Western Loudoun County Analysis: 2011 06Posted: July 11, 2011
According to the Metropolitan Regional Information Service (MRIS) and as of June 30, 2011, the year-to-date preliminary existing home sales (257 units) in the Western Loudoun area (consisting of Middleburg, Purcellville, Round Hill, Hamilton, Lovettsville and Waterford) exceeded the year-to-date total at this time in 2010 by four units and by 43 units over 2009. The highest monthly sales are typically recorded in June in this highly cyclical industry and June did not disappoint in Western Loudoun. 59 homes closed during June in Western Loudoun, up from a revised 46 in May and 57 during June 2010. This was the highest monthly total since at least January 2009. For the sake of comparison, the year-to-date sales totals in all of Loudoun County are still the lowest in at least six years.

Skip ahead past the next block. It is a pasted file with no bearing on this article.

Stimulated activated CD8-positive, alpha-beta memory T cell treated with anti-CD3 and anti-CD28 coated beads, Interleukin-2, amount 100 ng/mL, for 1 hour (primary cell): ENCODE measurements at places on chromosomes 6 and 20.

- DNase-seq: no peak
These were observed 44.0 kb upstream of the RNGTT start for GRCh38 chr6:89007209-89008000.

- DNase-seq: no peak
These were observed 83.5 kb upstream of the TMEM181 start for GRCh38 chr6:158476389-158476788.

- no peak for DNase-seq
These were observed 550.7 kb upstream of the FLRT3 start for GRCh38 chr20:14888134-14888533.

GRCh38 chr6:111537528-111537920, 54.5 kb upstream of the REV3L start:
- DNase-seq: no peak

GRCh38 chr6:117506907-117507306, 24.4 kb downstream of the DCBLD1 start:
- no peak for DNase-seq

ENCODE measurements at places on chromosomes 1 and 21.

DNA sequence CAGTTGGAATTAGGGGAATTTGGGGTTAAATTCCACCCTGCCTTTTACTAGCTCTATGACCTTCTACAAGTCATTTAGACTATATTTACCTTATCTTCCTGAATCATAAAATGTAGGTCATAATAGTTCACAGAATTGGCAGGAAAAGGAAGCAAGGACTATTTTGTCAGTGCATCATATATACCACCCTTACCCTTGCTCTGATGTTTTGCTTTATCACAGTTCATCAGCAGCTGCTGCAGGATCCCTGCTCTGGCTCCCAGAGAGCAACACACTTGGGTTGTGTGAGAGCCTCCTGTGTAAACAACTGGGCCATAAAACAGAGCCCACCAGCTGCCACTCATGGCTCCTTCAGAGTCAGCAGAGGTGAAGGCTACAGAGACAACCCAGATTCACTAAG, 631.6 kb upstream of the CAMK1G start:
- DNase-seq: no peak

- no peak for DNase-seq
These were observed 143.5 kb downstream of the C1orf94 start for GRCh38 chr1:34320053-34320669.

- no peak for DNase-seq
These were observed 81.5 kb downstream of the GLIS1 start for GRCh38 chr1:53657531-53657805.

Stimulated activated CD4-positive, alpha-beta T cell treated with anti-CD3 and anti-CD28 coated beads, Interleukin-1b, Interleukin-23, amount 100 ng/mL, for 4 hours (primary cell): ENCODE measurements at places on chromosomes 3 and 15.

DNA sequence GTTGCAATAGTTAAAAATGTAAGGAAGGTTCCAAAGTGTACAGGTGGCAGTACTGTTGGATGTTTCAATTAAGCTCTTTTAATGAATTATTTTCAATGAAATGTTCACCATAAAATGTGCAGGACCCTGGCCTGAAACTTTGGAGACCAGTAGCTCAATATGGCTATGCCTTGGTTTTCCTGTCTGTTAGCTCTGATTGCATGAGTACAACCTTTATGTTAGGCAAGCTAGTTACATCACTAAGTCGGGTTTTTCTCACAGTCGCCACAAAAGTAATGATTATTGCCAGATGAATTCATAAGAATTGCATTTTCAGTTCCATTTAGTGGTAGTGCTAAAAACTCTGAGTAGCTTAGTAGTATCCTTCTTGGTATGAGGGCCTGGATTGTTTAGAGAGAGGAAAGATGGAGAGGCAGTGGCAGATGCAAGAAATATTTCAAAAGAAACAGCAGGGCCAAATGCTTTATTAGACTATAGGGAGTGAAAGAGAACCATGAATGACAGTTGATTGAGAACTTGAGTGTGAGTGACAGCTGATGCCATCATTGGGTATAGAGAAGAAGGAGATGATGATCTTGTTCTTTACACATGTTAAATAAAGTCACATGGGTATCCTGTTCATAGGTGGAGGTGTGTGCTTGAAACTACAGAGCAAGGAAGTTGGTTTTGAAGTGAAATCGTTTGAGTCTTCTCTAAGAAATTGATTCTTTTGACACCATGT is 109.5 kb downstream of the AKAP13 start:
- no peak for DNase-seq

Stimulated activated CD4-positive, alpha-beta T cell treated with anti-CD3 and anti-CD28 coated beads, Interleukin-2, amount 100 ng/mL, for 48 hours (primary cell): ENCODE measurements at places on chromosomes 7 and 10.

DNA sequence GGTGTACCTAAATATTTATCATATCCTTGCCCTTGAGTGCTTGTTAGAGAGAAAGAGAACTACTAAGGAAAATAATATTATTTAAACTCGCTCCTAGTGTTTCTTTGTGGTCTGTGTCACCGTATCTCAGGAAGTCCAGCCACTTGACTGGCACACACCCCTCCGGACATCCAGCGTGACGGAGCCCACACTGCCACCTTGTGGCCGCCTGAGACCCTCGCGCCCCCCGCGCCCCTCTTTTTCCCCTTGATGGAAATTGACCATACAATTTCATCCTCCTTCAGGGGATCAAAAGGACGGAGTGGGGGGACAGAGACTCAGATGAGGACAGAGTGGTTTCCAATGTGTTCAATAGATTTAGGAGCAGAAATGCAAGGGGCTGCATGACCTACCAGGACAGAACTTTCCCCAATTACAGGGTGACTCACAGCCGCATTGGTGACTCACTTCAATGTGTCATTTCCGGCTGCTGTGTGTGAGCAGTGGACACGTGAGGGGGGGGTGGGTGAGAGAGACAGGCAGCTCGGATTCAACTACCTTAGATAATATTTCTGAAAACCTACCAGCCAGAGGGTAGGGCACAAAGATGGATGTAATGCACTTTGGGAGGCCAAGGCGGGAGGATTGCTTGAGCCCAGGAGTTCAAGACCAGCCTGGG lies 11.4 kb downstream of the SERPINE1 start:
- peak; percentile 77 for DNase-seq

The table below lists June sales by area. Sales in Round Hill outpaced Purcellville for the first time since March of 2009, doubling the number of sales there during May. Lovettsville posted a huge monthly gain, jumping from 3 sales in May to 10 in June.
As shown above, the June median sales price in the Western Loudoun area increased 1 percent to $440,000 from $435,000 in May. At this time last year, the median was only $415,000 (+6 percent). June’s increase boosted the year-to-date median to $415,000, reflecting the highest annual median since 2007. (The year-to-date median sales price for all of Loudoun County is also the highest in four years at $375,500.) Four homes closed in Waterford in June that ranged in price from $749,000 to $1,065,000 resulting in a monthly median sales price of $935,000 and a year-to-date median of$775,000 – clearly the area leader so far this year.